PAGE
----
The Dark Side

The incident was just the latest in a long string of out-of-the-ring physical altercations involving Hall.

Marsha Field, who knew Hall before he got into the wrestling business, claims he also tried to choke her in 1979 during a fit of rage.

Like many others before and after, Field was attracted to Hall's strong, striking features and chiseled physique.

“He was tall, dark and handsome, a waiter at Rosie O'Grady's (nightclub) when I first met him,” she recalls. “We both were alcohol servers at Rosie's.”

Field had just relocated to Orlando with her aunt and uncle after opting to take a job at Disney rather than attending college right away. She left her job as a hostess at Top of the World dinner theatre to take a higher-paying one as a waitress at the popular O'Grady's establishment.

From a fifth-generation family of cattle/citrus/vegetable farmers and herself an admitted country girl who loved horses and tennis, Orlando — and Scott Hall — proved to be an eye-opening experience for Field.

“Orlando was a big step for me. Tennis was the only form of entertainment in my small town where there was not even a movie theater. I knew country boys, ranchers and cowboys, so Scott being a body builder at the time was a whole new experience for me.”

A religious conversion at that same time, she says, also was taking place within her soul. Hall, she says, was her first experience with “demons and forgiveness.”

“I became a Christian somewhere during the time with Scott or just before I met him, and we had to change our lifestyle and not sleep together anymore. That created problems, and we decided to get married and kept setting dates, but God kept intervening.”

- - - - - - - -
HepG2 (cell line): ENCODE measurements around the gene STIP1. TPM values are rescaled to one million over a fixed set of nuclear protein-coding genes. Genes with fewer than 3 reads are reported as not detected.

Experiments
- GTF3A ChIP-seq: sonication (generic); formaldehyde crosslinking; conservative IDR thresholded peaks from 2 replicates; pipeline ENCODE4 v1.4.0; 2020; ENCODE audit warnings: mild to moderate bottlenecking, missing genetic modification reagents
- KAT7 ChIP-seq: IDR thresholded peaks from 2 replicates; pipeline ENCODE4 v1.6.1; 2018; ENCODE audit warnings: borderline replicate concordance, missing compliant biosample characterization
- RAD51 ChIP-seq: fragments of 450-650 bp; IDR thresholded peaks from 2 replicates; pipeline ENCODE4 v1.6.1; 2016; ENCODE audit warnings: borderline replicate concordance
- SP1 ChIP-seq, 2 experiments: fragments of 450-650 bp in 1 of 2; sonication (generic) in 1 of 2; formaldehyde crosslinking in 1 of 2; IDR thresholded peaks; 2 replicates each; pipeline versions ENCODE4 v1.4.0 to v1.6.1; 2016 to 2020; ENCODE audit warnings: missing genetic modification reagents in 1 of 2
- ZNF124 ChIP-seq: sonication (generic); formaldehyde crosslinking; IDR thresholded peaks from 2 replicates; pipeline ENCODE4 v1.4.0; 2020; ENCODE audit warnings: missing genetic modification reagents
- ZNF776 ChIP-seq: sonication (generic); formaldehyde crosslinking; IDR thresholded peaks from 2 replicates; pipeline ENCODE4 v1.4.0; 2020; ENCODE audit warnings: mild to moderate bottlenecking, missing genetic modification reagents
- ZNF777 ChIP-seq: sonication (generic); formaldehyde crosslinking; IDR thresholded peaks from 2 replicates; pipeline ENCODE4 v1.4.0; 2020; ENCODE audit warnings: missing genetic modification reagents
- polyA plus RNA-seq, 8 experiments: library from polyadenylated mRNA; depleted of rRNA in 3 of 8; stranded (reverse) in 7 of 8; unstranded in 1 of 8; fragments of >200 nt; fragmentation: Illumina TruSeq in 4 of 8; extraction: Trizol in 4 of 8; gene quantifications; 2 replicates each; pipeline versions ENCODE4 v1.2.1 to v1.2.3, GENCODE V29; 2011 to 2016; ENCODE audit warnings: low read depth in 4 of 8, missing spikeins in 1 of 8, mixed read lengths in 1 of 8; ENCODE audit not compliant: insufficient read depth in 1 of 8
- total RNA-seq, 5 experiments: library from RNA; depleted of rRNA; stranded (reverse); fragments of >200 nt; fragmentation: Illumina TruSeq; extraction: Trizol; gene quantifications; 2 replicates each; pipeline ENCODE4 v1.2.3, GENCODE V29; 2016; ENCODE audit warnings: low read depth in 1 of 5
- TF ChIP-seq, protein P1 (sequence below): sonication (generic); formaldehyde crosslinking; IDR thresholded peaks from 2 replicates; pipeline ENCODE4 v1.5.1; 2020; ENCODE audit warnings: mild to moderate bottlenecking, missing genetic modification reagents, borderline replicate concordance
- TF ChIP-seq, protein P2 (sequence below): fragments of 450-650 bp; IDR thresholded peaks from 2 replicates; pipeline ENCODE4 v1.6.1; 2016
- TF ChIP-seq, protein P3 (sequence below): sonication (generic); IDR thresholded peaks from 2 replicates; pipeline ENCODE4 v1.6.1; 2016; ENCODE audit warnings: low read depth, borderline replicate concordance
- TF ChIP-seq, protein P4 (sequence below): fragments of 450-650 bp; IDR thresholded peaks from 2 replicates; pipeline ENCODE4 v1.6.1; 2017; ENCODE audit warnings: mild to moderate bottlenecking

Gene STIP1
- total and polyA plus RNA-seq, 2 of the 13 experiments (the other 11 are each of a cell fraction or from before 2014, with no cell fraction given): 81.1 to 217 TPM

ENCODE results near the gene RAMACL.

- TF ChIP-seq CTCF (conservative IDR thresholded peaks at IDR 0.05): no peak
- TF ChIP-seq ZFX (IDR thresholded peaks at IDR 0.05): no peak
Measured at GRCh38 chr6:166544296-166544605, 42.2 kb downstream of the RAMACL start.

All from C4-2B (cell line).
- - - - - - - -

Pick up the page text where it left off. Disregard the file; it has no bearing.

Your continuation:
The relationship between Field and Hall, however, soon took a disturbingly dark turn.

“Scott had a way of manipulating me ... then I would feel sorry for him and think he would never do it again. He tore up the condo I was leasing by kicking holes in the drywall next to where I was crouched in a ball. As I scooted down the hall he followed and kicked and punched and threw things into the walls. He really wanted to kick me but I was praying,”

Hall was 21 and had just started to train and work out to build his muscular body. The two had made plans to marry, but Field says “a very evil presence” emerged when Hall was drinking, and on one terrifying occasion he tried to choke her to death.

Only divine intervention, she says, saved her that day.

“He put his hands around my neck and with all his strength tried to choke me, but I had just been saved a few weeks before this happened, and when he choked me I cried out, ‘Help me Jesus,' and as strong as Scott is, he could not put any pressure on my neck because the angels of the Lord were protecting my neck and throat.”

Field says Hall was arrested, but the two got back together several weeks later. That, she now admits, was a big mistake.

During a Wednesday night nickel beerfest at O'Grady's, Hall broke a brandy glass full of fruit punch in Field's face, she says. Hall lost his job because of the incident, but Field's losses could have been far greater.

“A fraction of an inch closer and the stem would have cut my jugular vein,” says Field, who spent most of that night in an emergency room and still sports scars on her throat, chin and lips.